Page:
I disagree. Personally, I see so many people's setups, where they have the center speaker sitting above or below the screen, often a couple of feet off axis from the mains let alone the height of the listeners ear, and just think how horrid the imaging must be. Yeah they say to themselves, the sound is nice and clear, and it seems to be coming from the direction of the TV. But they have little idea how bad it still is, all things being equal. Or how much better it could be with judicious use of treatments and/or speaker re-positioning.

Honestly, for most people, assuming they sit inline with their TV and not decidedly off axis, the compromises they must make to place their center speaker make it wasteful. They should put that money into better quality mains and just run a phantom center. Yes, the center speaker does help if you are sitting significantly off-center, but then the whole audio (and visual) experience is just compromised and at that point the center channel is little more than a band aid anyway.

In any case, all I said was that your opinions are fine, as long as they are kept in the context that they are just opinions. There's more than one way to setup your AV system.

-Suntan
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post #58 of 84 Old 05-16-2012, 01:08 PM
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Quote:
Originally Posted by indio22 View Post

Yeah, I asked about center channel width adjustment in one of the main Denon AVR threads, and basically there seems no option to adjust, other than when using PLII in the "music" mode. (In fact most AVRs seem to function the same in this regard.) I was hoping someone here in the HTPC area might know some tricks about getting an additional portion of the dialog distributed to the front L/R channels.

In terms of amp reassign, the options are to double up on the front R/L channels (which would not get me any dialog), or as you mention, using for enhanced front height or side channels (which again would not get me any dialog).

The networked models allow you go connect via iPhone or android (3rd party but Denon app comming soon) to trim all channels SPL to your liking. I'm not sure, but you should be able to adjust the channel output in the 1712 using the GUI (See page 62 --> 43 of your manual).

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post #59 of 84 Old 05-16-2012, 01:20 PM
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Originally Posted by Sammy2 View Post

Even if you skip on the L/R speakers they should have timbre match with the center.. So bookselves instead of towers of the same line would work well to save a few bucks.

I'm not a big advocate of this myself. The mains, although not responsible for the talking when setup in a 5.1/7.1 setup, are still responsible for a lot of mid-frequency audio. They should be fully capable of providing linear output down into the high low-frequency range to get a full sounding front soundstage. Once you cheap out on the mains, you start to wonder why the soundstage doesn't sound so rich and enveloping.

Of course, the AVR manufacturers have come up with a solution to this. They suggest you add "front highs" or "front wides" to increase the front sound stage. That way, a person can feel good about having up to 5 small speakers sitting in the front of their room, when what they really needed was 2 or 3 speakers capable of providing linear output well into the range where the subwoofer can take over.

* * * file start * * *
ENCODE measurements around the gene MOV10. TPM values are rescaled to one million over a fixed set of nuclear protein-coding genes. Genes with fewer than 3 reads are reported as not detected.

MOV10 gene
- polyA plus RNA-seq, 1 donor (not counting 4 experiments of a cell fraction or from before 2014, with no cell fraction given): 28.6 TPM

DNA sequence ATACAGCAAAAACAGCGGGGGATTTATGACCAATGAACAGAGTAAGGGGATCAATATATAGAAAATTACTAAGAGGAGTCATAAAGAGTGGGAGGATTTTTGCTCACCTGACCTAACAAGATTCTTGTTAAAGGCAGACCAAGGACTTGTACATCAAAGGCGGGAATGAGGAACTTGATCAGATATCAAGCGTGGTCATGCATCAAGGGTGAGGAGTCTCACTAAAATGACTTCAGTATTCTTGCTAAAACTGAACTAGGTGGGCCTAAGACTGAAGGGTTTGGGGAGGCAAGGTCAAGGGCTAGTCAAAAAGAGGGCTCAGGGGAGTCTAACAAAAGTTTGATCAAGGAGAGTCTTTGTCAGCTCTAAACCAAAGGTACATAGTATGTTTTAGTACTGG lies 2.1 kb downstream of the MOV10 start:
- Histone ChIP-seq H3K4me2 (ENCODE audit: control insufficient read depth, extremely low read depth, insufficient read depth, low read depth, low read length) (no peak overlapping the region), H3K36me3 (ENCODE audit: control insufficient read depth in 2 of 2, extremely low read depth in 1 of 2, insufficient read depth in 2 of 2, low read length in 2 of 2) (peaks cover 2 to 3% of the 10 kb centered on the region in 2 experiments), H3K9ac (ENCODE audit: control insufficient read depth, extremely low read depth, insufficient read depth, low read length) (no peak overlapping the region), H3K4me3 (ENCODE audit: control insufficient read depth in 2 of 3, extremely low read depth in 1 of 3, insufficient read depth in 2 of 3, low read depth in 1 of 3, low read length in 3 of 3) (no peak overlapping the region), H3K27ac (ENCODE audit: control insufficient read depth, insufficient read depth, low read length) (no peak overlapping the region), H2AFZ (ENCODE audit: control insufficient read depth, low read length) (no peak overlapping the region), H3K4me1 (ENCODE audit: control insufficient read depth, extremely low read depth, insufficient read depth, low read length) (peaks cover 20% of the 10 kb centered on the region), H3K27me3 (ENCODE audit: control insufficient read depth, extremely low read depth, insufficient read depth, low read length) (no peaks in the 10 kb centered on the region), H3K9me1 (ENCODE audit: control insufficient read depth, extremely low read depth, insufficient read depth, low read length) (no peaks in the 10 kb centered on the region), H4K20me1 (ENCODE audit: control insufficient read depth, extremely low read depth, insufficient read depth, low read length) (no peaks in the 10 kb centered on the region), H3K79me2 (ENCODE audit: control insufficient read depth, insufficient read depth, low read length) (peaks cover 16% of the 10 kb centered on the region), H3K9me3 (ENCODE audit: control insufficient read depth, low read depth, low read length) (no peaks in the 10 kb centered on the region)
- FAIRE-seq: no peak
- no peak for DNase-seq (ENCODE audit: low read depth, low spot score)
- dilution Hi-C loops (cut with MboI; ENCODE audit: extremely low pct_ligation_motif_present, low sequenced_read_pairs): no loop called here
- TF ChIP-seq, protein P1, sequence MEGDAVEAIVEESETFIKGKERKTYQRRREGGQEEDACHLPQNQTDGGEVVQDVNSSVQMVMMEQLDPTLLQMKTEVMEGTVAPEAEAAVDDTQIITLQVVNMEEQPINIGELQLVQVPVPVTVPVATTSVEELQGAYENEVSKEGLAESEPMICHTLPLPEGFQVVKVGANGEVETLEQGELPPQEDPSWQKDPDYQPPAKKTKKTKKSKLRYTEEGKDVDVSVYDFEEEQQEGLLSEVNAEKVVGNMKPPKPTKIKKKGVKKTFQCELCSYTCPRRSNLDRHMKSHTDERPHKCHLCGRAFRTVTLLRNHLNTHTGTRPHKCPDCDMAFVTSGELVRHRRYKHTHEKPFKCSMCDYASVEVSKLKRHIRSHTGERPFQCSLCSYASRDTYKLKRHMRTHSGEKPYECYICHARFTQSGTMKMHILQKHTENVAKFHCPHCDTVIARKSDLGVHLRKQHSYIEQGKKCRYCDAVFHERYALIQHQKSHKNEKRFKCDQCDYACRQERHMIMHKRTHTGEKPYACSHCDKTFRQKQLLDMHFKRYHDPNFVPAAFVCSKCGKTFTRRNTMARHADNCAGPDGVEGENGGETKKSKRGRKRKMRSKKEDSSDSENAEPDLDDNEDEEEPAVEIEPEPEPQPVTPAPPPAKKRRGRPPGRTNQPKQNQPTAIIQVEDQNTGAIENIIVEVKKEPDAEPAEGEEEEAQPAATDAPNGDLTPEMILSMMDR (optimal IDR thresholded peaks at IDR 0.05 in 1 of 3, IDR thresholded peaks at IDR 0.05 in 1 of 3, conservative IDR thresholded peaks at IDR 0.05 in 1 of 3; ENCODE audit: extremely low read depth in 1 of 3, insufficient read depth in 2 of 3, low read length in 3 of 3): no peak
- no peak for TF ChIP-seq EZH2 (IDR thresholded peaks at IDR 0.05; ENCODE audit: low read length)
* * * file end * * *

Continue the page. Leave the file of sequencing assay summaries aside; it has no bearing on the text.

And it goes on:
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Originally Posted by Sammy2 View Post

IDK about 3:1 speakers:AVR ratio. I'm at about 1½:1 and it works pretty well but I do need upgrade my sub which should take me to about 2½:1.

I guess I should have clarified, that rule-of-thumb was based on the cost of just the main speakers. Not an entire surround setup. However, as I said, it is becoming less valid as speaker and AVR trends move on. Basically, with inventions like Audyssey making real world improvements for people that can't, or don't want to, properly locate and treat their speaker output; the AVR is becoming more important than it used to be.

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post #60 of 84 Old 05-16-2012, 01:34 PM
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Originally Posted by Suntan View Post

I'm not a big advocate of this myself. The mains, although not responsible for the talking when setup in a 5.1/7.1 setup, are still responsible for a lot of mid-frequency audio. They should be fully capable of providing linear output down into the high low-frequency range to get a full sounding front soundstage. Once you cheap out on the mains, you start to wonder why the soundstage doesn't sound so rich and enveloping.

Of course, the AVR manufacturers have come up with a solution to this. They suggest you add "front highs" or "front wides" to increase the front sound stage. That way, a person can feel good about having up to 5 small speakers sitting in the front of their room, when what they really needed was 2 or 3 speakers capable of providing linear output well into the range where the subwoofer can take over.




I guess I should have clarified, that rule-of-thumb was based on the cost of just the main speakers. Not an entire surround setup. However, as I said, it is becoming less valid as speaker and AVR trends move on. Basically, with inventions like Audyssey making real world improvements for people that can't, or don't want to, properly locate and treat their speaker output; the AVR is becoming more important than it used to be.

-Suntan

I know we are drifting somewhat here but define "small" and "linear output well into...." It sounds like you're talking about SPL vs Frequency of the mains that doesn't dive off at too high of a frequency so there isn't a hole in the graph at the x-over frequency, yes?

Did you measure your system with a SPL meter to confirm this?